This will still allow for cheaper pit stops, and sometimes free ones depending on the gaps between the cars, but it’s not quite the advantage they would get when pitting under a full safety car. The cars also don’t bunch up behind the VSC like they do behind the full safety car, meaning you don’t get any closer to the cars in front after you make your stop.

Still A Cheap Stop

This makes pitting under the VSC cheap, but it’s not as lucrative as pitting under the full safety car. Of course, a VSC period still reduces the relative time lost in the pits. While a driver might lose 10 seconds pitting behind a full safety car, they might lose 15 behind a VSC, which is still less than if they pitted under green flag conditions (which could be 20 seconds or more).

This means the virtual safety car can still present the opportunity for a free pit stop if the gap between the two drivers is big enough.

Another reason it’s less lucrative is that a VSC can end far more abruptly than a full safety car, as we discussed in the previous section. This makes timing pit stops with a VSC incredibly important, as getting it wrong could result in no time being gained by pitting, and it being better to stay out.

KEY FACT: If a driver is in the wrong part of the track when the VSC is deployed, they can lose out to their rivals who might be able to get a cheap pit stop

Virtual safety car periods can be far shorter than full safety car periods, meaning drivers don’t have as much time to make the decision to pit. Overall, pitting behind a full safety car usually offers more of an advantage than pitting behind the virtual safety car, but drivers don’t get to control when they’ll be deployed or where they’ll be on the track at the time.

Free Pit Stops During Red Flags

Red flags give all the drivers free pit stops in Formula 1. Red flags are brought out when the race needs to be stopped. This can either be because of a crash, weather conditions, or if the track is unsafe to use and needs to be repaired or maintained in some way. The race will only be restarted when the track safe for the drivers to race on again.

However, during this time, the mechanics can work on the cars while they are sat in the pitlane waiting for the race to be restarted. Not only can the mechanics change the tires on the car, but they are also allowed to repair minor damage and change some setup elements during the red flag period. This has saved several drivers from retiring from a race over the years.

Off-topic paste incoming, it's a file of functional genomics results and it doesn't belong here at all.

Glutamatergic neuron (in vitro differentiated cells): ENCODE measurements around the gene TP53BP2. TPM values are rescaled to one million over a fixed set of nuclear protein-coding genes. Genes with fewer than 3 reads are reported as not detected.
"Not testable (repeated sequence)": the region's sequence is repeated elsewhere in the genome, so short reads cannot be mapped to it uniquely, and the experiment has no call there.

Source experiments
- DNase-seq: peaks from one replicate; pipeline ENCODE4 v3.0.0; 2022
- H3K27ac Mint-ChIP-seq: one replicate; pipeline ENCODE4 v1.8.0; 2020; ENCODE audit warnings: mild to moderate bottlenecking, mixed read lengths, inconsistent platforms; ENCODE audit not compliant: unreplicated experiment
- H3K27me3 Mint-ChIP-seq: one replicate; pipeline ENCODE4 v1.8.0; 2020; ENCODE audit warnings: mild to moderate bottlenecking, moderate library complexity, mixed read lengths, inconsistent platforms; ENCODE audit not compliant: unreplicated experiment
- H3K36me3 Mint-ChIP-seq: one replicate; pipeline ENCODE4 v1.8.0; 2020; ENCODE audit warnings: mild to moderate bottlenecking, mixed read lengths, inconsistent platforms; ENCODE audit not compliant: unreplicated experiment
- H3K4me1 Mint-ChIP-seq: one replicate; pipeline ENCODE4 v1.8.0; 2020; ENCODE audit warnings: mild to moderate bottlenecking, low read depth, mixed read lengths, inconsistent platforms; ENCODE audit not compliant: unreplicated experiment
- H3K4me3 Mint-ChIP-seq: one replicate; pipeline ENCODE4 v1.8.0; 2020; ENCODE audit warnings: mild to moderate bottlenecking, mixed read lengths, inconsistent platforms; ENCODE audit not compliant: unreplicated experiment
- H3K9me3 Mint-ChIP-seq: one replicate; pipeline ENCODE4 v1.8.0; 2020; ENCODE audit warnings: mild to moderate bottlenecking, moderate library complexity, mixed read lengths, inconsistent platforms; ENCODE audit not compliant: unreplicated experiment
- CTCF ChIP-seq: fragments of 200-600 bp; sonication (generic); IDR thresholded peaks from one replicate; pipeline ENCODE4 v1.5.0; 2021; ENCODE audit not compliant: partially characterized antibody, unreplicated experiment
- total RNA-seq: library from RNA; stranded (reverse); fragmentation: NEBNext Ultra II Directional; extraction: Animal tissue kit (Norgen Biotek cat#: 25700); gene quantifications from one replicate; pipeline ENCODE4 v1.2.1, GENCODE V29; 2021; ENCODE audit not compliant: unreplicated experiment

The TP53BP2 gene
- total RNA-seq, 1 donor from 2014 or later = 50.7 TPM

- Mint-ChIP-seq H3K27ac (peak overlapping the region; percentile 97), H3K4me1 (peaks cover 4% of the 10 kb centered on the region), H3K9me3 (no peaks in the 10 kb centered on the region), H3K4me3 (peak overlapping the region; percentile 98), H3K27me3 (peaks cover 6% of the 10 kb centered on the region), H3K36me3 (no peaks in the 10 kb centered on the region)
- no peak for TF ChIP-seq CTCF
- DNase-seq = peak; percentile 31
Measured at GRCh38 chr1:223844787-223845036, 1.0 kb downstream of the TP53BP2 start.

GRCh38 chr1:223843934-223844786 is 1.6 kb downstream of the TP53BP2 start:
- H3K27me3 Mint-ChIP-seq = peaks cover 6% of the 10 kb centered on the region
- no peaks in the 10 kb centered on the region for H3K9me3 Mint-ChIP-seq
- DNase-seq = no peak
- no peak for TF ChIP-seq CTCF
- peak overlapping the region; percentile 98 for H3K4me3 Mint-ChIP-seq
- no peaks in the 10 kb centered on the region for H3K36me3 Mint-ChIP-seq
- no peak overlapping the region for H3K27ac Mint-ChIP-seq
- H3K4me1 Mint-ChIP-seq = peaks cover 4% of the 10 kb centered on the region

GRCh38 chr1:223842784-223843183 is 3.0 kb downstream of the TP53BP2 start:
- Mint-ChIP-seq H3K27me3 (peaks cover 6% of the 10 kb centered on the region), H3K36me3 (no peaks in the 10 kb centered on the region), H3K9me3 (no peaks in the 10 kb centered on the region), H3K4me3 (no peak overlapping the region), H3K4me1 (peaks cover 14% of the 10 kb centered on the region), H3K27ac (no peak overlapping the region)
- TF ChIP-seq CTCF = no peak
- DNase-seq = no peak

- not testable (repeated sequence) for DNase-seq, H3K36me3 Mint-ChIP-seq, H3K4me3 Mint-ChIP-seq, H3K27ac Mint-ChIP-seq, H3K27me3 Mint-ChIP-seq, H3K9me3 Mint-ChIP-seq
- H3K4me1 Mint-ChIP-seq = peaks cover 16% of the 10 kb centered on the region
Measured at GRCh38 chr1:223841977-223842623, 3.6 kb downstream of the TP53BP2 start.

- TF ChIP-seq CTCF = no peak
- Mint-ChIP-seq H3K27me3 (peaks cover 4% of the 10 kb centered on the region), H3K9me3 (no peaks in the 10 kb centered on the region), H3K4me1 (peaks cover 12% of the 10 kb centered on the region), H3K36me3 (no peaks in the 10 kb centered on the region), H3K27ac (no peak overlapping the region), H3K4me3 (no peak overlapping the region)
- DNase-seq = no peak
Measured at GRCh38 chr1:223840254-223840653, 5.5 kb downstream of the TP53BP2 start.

FIA officials will carefully monitor the mechanics while they’re working on the cars to ensure that all the changes they make to the cars are completely legal and that no additional parts are used that have not been approved by FIA officials.


• Free pit stops are when a driver can pit without losing track position

• Safety cars and virtual safety cars can give drivers cheap and free pit stops

• Red flags provide all drivers with a free chance to change their tires

Free Pit Stops And The Fastest Lap

In 2019, Formula 1 brought back the rule that allows the driver with the fastest lap to score an extra World Championship point as long as they’re in the top 10. All points matter in Formula 1, and we’ve seen championships decided by just one point in the past. So, scoring this single point is incredibly important in Formula 1 and we’ve seen teams going to extreme lengths to get it.

If the race leader is dominating a race and has built up a significant gap over the car behind them, they could get a free pit stop. If the time lost in the pitlane is 25 seconds and the lead driver has a 30 second gap, it’s relatively safe to go for the pit stop and fit the softest compound tires.

This would allow them to push for the fastest lap of the race in the closing stages of the Grand Prix. We’ve seen drivers using this strategy when they’re further down, as long as they are in the top 10. Some teams will even use their drivers to ‘steal’ the fastest lap off another driver to make sure that they don’t score the extra point, even if they’re outside the top 10.

But we’ve also seen this strategy backfire in the past. At the 2022 Belgian Grand Prix, Charles Leclerc pitted on the second last lap to go for the fastest lap only to be overtaken by Fernando Alonso for fifth place. Leclerc had to fight to get his position back, but then lost it again as he was later given a penalty for speeding in the pitlane.

Final Thoughts

Free pit stops in F1 allow drivers to change their tires without losing track position. They can arise from pace differences between the drivers, or as a result of safety cars, virtual safety cars, or red flags. Drivers can also get cheap pit stops, which allow them to pit without losing much time.